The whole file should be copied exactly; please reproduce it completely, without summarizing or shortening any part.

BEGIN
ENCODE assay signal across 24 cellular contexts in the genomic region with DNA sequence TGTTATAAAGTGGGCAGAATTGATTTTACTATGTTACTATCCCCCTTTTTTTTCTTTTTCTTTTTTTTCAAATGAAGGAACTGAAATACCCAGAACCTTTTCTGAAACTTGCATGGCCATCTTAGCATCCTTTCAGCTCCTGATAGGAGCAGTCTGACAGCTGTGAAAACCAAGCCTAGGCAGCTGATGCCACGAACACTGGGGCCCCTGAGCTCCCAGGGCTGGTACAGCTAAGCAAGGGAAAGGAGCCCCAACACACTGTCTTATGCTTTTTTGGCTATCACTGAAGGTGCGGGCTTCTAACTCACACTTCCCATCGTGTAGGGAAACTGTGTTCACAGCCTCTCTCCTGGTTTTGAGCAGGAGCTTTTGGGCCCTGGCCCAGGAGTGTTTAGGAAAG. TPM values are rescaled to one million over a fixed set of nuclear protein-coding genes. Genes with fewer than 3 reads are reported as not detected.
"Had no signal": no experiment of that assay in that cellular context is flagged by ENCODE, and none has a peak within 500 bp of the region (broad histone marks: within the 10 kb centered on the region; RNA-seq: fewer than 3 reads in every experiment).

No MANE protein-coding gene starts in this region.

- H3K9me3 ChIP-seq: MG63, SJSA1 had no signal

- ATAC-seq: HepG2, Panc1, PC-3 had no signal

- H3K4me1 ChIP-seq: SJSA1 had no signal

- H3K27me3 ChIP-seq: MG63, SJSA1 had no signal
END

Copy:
ENCODE assay signal across 24 cellular contexts in the genomic region with DNA sequence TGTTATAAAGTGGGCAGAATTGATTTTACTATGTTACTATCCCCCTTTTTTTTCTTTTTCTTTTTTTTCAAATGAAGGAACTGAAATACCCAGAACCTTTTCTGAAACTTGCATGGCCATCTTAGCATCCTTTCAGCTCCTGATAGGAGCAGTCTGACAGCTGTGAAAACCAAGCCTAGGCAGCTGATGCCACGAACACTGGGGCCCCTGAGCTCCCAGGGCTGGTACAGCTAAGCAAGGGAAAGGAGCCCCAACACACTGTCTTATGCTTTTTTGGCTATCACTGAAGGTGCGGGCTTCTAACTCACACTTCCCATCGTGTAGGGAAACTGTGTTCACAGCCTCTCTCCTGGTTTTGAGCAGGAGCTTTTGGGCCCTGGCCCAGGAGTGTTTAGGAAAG. TPM values are rescaled to one million over a fixed set of nuclear protein-coding genes. Genes with fewer than 3 reads are reported as not detected.
"Had no signal": no experiment of that assay in that cellular context is flagged by ENCODE, and none has a peak within 500 bp of the region (broad histone marks: within the 10 kb centered on the region; RNA-seq: fewer than 3 reads in every experiment).

No MANE protein-coding gene starts in this region.

- H3K9me3 ChIP-seq: MG63, SJSA1 had no signal

- ATAC-seq: HepG2, Panc1, PC-3 had no signal

- H3K4me1 ChIP-seq: SJSA1 had no signal

- H3K27me3 ChIP-seq: MG63, SJSA1 had no signal